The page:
Neumeier’s vision proves ideal for dance, with nearly four dozen members of the Joffrey embodying the characters’ inner lives, as well as helping provide scene transitions: The mostly movable sets are mirrored, with the chorus in the raised orchestra pit, occasionally allowing the conductor, L.A. Opera’s indefatigable music director, James Conlon, to be reflected on stage.

The Goddess of Love, a jeans-clad Amour (the only wardrobe misstep of the evening), offers Orpheus, who unfortunately—and unnecessarily—clings to a headshot of Eurydice (how does it even read in the upper tiers of the 3,600-seat venue), accompanies him into the underworld. There he confronts the 10 angry Furies and will be allowed to lead a revived Eurydice back to earth. Of course, that deal comes with a big caveat: At no time during their return together can Orpheus look upon his beloved’s face.

Neumeier’s otherwise inventive costuming includes wispy, earthen-toned gowns for the women and flowy, culotte-type garb for the men, as well as a green and silver-scaled version of Cerberus, the monstrous three-headed dog who guards the gates of Hades, here a trio of The Shape of Water aka “Grinding Nemo”-type monsters, poignantly danced by Yoshihisa Arai, Dylan Gutierrez and Alberto Velazquez. Seven barefoot couples offered thoughtful unisons as the Blessed Spirits of Elysium, their arms wielding Nijinskyesque patterns to the familiar but always lovely music (L.A. Opera Orchestra sounded particularly crisp and dreamy), with an octet of Shadows adding to the terpsichorean flow.

In the end, of course, the tenor doesn’t get to spend the rest of his days with his woman, as Gluck (but not the Greeks) intended, at least not in the normal sense: Here, Orpheus’ deceased wife will remain with him, but, alas, only in his heart.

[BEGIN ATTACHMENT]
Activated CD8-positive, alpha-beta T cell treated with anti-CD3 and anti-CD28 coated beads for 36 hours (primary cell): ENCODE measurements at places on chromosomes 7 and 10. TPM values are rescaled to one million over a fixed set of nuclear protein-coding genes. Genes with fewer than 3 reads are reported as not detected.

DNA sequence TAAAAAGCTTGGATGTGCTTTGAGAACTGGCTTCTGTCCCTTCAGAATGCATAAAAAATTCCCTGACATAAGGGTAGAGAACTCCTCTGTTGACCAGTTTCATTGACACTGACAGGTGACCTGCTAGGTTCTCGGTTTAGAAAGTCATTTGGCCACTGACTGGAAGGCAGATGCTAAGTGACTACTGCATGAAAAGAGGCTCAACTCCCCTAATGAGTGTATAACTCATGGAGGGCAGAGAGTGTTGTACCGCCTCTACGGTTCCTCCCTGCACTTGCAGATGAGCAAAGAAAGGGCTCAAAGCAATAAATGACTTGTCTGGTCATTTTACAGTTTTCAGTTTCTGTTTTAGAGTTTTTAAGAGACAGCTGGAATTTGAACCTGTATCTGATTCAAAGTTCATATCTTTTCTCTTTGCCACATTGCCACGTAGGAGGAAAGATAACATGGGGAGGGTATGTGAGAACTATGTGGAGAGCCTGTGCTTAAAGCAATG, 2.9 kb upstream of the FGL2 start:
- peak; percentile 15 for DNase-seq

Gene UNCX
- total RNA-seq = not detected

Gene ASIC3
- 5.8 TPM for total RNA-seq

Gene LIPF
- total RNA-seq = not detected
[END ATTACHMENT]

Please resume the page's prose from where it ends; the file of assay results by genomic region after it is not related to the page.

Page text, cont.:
Maxim Mironov as Orpheus with Temur Sulushavili and Victoria Jaiani from the Joffrey Ballet in LA Opera’s “Orpheus and Eurydice.” Photograph by Ken Howard

And while the first “L’Orfeo” was composed by Monteverdi in 1607, with numerous iterations since, it is curious to note that at the turn of the last century, Böcklin’s painting was also extremely popular, finding its way into works by late Romantic composers and the playwright August Strindberg, while copies of the painting were even displayed on walls by such disparate types as Freud and Lenin. Neumeier, whose alluring and exquisitely rendered portrait of an artist in crisis, can now add his name to the list of “Orpheus” interpreters, with his emotionally charged, albeit fiercely delicate aesthetic making him an auteur of the highest order.

Postscript: The Chicago-based Joffrey Ballet, under the artistic directorship of Ashley Wheater, is doing double duty while in town, also performing the balletic tragedy, “Romeo and Juliet” (two more performances, March 17). However, as choreographed by Krzysztof Pastor for Scottish Ballet in 2008, this updated version that includes scenes of fascist Italy in the 1930s, the starchiness of the 1950s and a nondescript ode to the 1990s, is a complete misfire. After all, how can Romeo (Dylan Gutierrez seen by this reviewer in the March 11 performance), be taken seriously sporting a pair of Dockers, while Jeraldine Mendoza’s Juliet pouts and preens in an elevator—or what set and costume designer Tatyana Van Walsum has crafted to be a balcony. Going down …